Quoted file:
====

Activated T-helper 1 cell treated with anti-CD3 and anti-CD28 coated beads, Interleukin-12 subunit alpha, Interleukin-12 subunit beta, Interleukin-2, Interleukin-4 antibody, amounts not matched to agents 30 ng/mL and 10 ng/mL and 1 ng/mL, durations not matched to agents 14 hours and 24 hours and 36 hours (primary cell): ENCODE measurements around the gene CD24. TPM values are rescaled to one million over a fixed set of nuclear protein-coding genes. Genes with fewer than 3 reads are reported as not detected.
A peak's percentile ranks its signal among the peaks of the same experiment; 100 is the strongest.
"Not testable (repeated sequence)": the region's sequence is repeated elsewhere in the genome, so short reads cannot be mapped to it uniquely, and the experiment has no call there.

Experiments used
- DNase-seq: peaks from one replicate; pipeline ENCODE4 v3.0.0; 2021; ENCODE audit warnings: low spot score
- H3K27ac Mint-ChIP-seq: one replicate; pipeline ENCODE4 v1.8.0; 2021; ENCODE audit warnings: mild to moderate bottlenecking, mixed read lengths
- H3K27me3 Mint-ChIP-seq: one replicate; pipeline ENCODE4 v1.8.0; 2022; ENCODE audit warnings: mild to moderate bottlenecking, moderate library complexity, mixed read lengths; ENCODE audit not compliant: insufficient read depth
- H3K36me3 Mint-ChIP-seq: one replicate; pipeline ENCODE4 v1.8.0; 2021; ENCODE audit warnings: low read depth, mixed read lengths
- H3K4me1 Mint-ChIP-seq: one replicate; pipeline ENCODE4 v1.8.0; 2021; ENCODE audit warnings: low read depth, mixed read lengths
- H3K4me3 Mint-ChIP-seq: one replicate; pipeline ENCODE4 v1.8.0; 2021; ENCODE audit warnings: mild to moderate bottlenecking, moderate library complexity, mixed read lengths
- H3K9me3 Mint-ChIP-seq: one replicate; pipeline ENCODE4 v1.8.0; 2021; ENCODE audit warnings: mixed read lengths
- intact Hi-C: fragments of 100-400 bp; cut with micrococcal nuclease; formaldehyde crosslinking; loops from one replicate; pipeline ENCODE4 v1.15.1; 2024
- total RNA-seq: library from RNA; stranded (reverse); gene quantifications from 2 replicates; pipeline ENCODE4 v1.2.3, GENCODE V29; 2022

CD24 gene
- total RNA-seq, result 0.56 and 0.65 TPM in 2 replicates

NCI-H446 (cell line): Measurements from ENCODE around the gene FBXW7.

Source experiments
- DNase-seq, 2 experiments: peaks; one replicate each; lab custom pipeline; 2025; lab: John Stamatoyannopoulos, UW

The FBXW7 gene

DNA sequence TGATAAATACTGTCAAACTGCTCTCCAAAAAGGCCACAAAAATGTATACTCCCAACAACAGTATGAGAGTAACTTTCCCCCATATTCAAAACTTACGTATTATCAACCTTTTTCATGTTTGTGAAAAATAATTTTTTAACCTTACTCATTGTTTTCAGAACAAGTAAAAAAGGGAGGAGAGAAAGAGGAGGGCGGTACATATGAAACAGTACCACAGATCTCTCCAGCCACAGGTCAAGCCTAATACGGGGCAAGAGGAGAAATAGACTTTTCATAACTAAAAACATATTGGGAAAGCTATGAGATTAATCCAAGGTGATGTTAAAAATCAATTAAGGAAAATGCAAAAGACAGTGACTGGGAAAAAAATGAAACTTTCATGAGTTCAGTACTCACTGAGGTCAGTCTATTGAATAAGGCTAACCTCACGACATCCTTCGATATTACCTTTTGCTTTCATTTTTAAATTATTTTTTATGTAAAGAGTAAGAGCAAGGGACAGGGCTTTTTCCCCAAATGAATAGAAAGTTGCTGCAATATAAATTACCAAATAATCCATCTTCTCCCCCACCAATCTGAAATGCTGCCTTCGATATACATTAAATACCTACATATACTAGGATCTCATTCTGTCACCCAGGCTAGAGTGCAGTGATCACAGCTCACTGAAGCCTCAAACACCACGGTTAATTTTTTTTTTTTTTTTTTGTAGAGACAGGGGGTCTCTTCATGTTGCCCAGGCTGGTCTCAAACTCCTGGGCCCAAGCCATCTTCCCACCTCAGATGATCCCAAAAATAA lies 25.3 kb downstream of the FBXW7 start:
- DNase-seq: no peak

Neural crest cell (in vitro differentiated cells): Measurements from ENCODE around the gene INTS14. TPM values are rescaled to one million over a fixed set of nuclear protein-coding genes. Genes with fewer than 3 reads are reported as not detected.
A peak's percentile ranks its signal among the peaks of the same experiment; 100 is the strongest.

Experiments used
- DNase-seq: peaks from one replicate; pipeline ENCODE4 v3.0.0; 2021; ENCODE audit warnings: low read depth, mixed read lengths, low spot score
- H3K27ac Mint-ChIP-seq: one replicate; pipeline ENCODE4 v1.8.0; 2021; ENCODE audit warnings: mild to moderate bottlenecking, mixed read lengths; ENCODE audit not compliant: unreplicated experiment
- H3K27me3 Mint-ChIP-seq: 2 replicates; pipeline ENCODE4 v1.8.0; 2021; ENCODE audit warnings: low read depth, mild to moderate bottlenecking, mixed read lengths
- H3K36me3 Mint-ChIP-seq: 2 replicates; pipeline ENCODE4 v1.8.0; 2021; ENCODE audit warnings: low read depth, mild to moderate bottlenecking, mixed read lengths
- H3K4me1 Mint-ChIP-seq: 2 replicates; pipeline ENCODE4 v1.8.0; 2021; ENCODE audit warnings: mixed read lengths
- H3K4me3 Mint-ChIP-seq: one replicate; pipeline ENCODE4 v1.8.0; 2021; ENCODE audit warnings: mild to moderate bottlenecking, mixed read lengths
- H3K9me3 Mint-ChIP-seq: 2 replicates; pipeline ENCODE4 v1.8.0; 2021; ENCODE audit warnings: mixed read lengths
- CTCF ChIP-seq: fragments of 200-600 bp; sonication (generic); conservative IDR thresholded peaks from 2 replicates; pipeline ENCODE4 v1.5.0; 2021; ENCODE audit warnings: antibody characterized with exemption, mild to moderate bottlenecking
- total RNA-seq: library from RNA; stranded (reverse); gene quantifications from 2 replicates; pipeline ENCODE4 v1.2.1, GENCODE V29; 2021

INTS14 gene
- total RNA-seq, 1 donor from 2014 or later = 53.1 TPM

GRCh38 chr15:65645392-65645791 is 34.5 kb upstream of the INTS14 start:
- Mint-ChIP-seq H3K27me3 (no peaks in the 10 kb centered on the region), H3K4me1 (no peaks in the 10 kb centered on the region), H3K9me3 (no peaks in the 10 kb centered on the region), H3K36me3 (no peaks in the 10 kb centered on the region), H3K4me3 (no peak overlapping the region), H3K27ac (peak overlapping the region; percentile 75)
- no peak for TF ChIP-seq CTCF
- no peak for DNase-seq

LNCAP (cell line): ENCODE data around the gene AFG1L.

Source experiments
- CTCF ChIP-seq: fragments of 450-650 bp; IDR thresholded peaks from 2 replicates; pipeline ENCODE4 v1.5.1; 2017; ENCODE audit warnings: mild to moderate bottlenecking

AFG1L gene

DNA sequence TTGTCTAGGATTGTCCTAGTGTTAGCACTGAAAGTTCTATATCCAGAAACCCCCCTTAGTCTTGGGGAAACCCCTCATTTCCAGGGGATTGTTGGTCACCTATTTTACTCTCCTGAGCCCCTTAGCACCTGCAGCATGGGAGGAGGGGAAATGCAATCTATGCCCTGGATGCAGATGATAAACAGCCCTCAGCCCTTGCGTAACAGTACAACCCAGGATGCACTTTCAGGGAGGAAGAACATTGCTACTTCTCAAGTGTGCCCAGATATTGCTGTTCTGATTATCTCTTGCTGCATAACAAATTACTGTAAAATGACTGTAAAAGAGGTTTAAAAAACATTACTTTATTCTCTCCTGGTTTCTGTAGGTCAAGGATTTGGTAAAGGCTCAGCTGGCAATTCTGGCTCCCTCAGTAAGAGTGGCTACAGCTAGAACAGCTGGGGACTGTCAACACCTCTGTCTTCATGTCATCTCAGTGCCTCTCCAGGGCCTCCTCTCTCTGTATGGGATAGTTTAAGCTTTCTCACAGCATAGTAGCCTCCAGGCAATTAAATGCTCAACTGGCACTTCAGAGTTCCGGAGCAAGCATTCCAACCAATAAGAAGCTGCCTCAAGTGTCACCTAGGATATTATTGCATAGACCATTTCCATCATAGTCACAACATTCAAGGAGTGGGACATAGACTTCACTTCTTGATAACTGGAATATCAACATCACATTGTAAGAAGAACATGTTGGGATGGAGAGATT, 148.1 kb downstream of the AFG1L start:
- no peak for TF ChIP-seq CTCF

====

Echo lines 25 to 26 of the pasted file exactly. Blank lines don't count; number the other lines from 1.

- DNase-seq: peaks from one replicate; pipeline ENCODE4 v3.0.0; 2021; ENCODE audit warnings: low read depth, mixed read lengths, low spot score
- H3K27ac Mint-ChIP-seq: one replicate; pipeline ENCODE4 v1.8.0; 2021; ENCODE audit warnings: mild to moderate bottlenecking, mixed read lengths; ENCODE audit not compliant: unreplicated experiment